Most importantly was the death of former Sen. Ted Stevens so close to the primary. How the media missed this one, given the extensive (and in my view overblown) coverage it gave Stevens’s demise will be the subject of doctoral dissertations. Stevens’s use of his vaunted position in the Senate to corrupt the appropriations process to steer money from 49 other states to Alaska and the degree to which Murkowski sought to emulate him presented Alaskans with an important choice to make. Do they want to be known as the proud, independent last frontier we saw every week on Northern Exposure, or as the lobbyist-laden, politically corrupt, federally financed “bridge to nowhere” state, where benefits, produced by the hard work and taxes of the many--both inside Alaska and out--are bestowed on the powerful, the well-connected, and the few? Republican primary voters, albeit by a narrow margin, appear to have decided. Again, what is it about them that armchair and anchor analysts do not understand? Pork barrel spending and Tea Parties do not often or always mix--not even in Alaska.
We conclude with the nation’s new entertainment capital, otherwise known as Florida. Kendrick Meek’s primary win bodes well for everybody but Charlie Crist. With a boost from Bill Clinton, Meek galvanized a Democratic base that will stay with him through thick and thin. His nomination will cause labor bosses to think twice before deserting a Democratic Party that has so often relied upon the votes of ethnic and other minorities to win elections. Teachers unions, should they decide to stick with Crist, will have to explain their continued failures to educate the children of Meek’s (and other inner city Democrats’) constituents. [See who supports Meek.]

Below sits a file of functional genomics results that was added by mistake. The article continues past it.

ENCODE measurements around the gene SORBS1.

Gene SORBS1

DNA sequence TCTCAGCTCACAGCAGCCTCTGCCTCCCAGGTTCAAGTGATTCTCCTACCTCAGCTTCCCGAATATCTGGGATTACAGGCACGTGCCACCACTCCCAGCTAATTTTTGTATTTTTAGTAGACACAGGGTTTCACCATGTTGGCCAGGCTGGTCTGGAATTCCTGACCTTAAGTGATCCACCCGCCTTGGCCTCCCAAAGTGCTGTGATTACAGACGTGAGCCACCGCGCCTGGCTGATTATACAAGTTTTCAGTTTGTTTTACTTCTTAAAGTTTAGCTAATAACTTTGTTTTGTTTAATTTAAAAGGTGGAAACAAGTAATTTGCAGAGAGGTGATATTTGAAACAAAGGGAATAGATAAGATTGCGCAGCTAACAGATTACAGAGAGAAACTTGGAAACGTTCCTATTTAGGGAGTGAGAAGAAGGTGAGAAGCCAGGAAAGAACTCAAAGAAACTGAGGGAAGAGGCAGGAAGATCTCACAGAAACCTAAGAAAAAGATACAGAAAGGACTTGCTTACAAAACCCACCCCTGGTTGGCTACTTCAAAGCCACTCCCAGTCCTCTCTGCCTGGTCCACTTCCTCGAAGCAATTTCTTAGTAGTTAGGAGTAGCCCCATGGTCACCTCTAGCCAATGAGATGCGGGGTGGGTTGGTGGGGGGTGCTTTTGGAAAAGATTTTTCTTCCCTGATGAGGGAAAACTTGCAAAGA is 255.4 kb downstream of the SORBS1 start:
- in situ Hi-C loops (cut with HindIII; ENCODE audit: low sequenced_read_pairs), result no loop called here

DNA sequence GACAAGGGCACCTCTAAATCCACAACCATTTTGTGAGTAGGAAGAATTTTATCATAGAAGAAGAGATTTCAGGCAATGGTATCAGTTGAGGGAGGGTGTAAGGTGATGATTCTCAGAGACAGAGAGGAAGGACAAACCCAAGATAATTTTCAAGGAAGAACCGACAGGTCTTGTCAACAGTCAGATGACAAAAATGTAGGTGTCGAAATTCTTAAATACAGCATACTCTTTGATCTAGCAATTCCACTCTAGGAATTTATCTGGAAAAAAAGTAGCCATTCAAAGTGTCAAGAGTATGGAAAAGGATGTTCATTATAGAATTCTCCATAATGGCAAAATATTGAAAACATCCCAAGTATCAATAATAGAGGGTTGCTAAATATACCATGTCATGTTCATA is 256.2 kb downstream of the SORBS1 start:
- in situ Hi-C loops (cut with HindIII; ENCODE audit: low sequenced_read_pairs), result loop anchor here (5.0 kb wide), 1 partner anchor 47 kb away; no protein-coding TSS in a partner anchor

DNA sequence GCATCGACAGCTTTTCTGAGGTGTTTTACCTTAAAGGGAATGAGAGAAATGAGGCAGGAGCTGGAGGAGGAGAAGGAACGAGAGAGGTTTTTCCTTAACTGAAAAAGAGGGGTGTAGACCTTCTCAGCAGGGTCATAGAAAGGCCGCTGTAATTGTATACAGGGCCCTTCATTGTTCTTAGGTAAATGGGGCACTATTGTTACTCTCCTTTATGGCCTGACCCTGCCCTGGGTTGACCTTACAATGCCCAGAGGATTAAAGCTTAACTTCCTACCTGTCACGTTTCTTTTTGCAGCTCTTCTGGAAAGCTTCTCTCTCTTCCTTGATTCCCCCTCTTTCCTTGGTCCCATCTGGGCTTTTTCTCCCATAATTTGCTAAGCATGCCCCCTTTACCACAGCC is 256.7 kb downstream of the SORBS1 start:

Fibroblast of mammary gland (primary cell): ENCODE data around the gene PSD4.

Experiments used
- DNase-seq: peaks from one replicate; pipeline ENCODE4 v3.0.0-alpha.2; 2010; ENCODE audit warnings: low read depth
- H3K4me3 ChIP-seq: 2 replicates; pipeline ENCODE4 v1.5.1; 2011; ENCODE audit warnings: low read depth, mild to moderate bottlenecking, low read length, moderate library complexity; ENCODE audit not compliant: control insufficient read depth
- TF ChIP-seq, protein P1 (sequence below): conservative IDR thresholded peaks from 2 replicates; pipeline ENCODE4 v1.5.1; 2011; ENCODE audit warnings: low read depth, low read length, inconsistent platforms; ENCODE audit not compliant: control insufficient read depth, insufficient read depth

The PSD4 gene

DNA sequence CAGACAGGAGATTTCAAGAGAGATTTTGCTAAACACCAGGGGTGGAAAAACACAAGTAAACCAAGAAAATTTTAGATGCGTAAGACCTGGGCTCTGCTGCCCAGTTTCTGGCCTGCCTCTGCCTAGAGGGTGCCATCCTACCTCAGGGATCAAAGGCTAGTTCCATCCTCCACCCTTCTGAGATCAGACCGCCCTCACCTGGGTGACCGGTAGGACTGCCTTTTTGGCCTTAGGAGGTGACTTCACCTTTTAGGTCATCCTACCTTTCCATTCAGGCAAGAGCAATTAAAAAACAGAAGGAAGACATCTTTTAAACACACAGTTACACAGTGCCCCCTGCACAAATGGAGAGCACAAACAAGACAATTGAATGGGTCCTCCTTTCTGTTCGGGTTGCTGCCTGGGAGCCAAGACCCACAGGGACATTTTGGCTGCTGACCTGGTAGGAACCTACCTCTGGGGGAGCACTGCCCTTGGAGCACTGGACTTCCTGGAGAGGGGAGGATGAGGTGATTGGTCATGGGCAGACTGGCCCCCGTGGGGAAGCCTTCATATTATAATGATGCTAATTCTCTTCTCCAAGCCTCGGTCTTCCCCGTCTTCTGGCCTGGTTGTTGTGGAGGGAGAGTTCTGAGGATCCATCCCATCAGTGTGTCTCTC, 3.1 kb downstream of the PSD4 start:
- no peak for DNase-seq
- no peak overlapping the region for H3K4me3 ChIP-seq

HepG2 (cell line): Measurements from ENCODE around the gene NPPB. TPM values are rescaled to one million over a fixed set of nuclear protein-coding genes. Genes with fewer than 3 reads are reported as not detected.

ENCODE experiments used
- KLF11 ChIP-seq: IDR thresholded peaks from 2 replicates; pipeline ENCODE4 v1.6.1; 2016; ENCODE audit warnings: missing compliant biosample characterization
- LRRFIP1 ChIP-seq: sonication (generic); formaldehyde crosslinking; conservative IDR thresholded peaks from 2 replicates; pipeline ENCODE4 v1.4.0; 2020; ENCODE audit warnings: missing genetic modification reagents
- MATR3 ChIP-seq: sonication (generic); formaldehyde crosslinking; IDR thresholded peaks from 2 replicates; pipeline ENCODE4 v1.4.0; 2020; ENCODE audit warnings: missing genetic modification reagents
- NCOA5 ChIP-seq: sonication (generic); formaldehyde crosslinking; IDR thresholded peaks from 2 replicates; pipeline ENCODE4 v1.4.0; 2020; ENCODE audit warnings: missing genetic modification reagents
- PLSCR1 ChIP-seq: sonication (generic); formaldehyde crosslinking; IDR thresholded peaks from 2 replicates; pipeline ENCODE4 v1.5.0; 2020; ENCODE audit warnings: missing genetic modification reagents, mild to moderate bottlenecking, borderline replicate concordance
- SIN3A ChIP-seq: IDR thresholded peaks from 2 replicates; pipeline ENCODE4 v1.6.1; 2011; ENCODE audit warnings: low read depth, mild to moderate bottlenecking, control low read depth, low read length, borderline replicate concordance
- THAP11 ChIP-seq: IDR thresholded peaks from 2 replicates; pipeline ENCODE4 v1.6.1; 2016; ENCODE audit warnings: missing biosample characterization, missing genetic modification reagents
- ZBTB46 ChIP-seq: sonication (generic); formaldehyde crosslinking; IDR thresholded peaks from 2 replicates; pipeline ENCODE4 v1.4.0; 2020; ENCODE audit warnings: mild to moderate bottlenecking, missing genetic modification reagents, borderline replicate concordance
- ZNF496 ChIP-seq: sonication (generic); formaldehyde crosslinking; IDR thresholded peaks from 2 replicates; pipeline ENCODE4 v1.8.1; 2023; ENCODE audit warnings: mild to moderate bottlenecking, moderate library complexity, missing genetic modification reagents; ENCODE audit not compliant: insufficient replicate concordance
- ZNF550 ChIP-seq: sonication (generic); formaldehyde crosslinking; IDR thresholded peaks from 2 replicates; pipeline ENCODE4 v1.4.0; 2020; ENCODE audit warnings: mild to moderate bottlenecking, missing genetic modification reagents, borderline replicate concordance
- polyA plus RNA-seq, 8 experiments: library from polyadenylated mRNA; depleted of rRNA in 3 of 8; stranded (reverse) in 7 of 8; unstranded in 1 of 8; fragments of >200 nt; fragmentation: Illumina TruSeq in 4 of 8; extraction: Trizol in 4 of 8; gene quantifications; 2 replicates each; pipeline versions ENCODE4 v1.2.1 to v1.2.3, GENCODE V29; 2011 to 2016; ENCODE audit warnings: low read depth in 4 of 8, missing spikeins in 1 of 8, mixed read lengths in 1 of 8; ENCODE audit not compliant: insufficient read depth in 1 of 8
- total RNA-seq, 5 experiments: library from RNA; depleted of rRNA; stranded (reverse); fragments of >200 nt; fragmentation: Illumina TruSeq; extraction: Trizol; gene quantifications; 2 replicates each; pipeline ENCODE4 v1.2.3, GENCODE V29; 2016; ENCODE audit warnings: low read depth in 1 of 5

As it nears the home stretch, the Florida race remains Marco Rubio’s to win or lose. I am betting on a win. Cast while running against Crist in the GOP primary (again in out-of-state studios) as but another “right-wing zealot” with good hair and talking points, Rubio has shown the capacity to break with his national party on issues of importance to the people of Florida, the nation, and his conscience. (Cardboard cutouts, whether from the right or the left, do not bet to be speaker of the Florida house.)
Eloquent, optimistic, and conservative, but knowing his own mind, Rubio increasingly resembles another alleged right-winger pundits once dismissed as a lightweight. It serves Jeff Greene right for claiming not to recall whether he voted for Ronald Reagan. The Gipper always recalled having voted for Franklin Roosevelt four consecutive times and why. Marco Rubio was nine years old when Reagan was elected president. I would wager he well remembers for whom he was cheering in that election. I look forward to hearing him reminisce about that on CNN.